On July 16, USA Gymnastics announced that Morgan Hamm was confirmed on the men's Olympic team despite testing positive for a banned anti-inflammatory drug during the 2008 VISA Championships.
Results from the VISA Championships counted toward 40 percent of the Olympic qualifying scores. Hamm tested positive for a glucocorticosteriod on May 24, 2008, the second day of competition.
In a video statement released July 4, Hamm said his doctor gave him an injection in his ankle on May 2 because pain and swelling were making it tough to work out.
"I asked (the doctor) at the time if there was anything in the shot that was banned, and he said no," Hamm said in his statement.
Hamm continued training in May and competed at the VISA Championships, where he was drug tested.
"I thought everything was cool," he said. "I didn't know you had to get a therapeutic use exemption form to take that drug."
At the end of his statement, he says that the glucocorticosteroid he received is "something that a lot of gymnasts take."
Hamm and his physician have since provided the USADA with the proper documentation showing that he had a valid medical reason for receiving the injection. He said it was "an innocent mistake," that it "wasn't performance enhancing at all" and that it was "something that I did just to get through the pain and help with the inflammation."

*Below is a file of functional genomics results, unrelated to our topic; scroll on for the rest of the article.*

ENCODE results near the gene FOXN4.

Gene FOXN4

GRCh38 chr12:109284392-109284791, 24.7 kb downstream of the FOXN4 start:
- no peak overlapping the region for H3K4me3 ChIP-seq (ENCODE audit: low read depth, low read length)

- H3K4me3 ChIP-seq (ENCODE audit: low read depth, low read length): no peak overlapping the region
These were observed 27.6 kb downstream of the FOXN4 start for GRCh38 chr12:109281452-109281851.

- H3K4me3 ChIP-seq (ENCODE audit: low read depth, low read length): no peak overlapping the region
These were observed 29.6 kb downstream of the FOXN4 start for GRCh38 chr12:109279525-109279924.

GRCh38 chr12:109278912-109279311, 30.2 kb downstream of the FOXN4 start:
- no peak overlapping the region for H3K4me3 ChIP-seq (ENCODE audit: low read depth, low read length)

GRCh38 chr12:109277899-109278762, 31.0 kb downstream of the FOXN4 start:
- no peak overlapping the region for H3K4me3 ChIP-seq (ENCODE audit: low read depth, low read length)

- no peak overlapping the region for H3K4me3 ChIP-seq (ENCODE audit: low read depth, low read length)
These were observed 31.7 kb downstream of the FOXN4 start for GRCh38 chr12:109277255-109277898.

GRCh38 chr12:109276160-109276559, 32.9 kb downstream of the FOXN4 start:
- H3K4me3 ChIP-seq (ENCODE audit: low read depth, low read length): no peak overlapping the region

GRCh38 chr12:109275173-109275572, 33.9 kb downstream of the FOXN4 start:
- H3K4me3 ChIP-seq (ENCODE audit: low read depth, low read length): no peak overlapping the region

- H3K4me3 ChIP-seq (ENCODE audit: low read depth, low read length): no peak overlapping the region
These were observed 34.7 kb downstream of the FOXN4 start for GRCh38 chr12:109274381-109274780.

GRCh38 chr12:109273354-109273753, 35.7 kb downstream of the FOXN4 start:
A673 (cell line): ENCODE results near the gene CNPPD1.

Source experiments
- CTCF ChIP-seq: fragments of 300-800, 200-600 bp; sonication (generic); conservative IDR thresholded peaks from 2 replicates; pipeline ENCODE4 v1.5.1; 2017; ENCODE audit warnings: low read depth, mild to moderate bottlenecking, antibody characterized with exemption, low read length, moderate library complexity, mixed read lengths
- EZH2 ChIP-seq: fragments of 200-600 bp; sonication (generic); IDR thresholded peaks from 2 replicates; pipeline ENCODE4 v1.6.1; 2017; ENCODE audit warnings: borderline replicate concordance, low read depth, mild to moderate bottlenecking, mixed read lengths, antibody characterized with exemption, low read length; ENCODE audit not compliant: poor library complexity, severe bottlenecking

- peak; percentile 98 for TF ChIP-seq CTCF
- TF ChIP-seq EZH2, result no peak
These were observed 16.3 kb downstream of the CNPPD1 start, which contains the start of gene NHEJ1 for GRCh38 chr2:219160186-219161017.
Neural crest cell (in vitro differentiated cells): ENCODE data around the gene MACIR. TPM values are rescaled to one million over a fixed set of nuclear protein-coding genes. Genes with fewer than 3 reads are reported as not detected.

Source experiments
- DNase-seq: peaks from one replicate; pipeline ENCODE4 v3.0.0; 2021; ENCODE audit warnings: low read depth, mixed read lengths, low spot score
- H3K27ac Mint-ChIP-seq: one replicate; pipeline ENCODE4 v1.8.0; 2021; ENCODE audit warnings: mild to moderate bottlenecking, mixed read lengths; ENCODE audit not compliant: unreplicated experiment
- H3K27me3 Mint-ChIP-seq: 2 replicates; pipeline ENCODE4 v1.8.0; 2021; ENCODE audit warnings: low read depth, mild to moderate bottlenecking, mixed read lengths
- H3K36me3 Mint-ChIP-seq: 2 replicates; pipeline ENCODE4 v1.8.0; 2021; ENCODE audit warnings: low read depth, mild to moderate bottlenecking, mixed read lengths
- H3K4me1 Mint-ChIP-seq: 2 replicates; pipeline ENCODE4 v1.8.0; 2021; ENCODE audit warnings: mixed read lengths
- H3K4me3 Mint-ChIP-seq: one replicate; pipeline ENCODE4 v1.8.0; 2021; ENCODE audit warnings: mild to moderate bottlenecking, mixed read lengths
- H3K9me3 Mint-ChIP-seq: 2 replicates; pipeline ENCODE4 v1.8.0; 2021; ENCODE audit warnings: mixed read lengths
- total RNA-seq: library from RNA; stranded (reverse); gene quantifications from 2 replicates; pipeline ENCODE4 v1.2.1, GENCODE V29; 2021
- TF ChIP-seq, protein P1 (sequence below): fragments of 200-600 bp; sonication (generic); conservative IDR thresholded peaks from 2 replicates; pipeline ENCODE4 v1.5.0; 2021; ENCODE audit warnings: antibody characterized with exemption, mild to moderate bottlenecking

I believe him. And the U.S. men's gymnastics team needs him. Morgan and twin brother Paul bring experience to an otherwise young gymnastics team. At the 2004 Olympics, Morgan finished fourth in high bar and eighth in floor. At the 2000 Games, he finished seventh in floor. He and Paul also helped the team finish fifth in Sydney, then win a silver medal in Athens.
But doesn't it seem like a rookie mistake for a two-time Olympian to make, especially with use of performance-enhancing drugs being a popular topic in the news? And it's not like the information is hard to find.
The USADA Web site has a Guide to Prohibited Substances available to download which clearly states (on page 41) that glucocorticosteroids are on WADA's list of prohibited substances and require a therapeutic use exemption to use out of competition.
The USADA Web site also has the therapeutic exemption forms available to download.
If I were so lucky as to be make an Olympic team, I might hop online to find out if what a doctor was about to inject me with was something that might put my name on the front page. And not in a good way.
Peggy Shinn is a freelance contributor for teamusa.org. This blog was not subject to the approval of the United States Olympic Committee or any National Governing Bodies.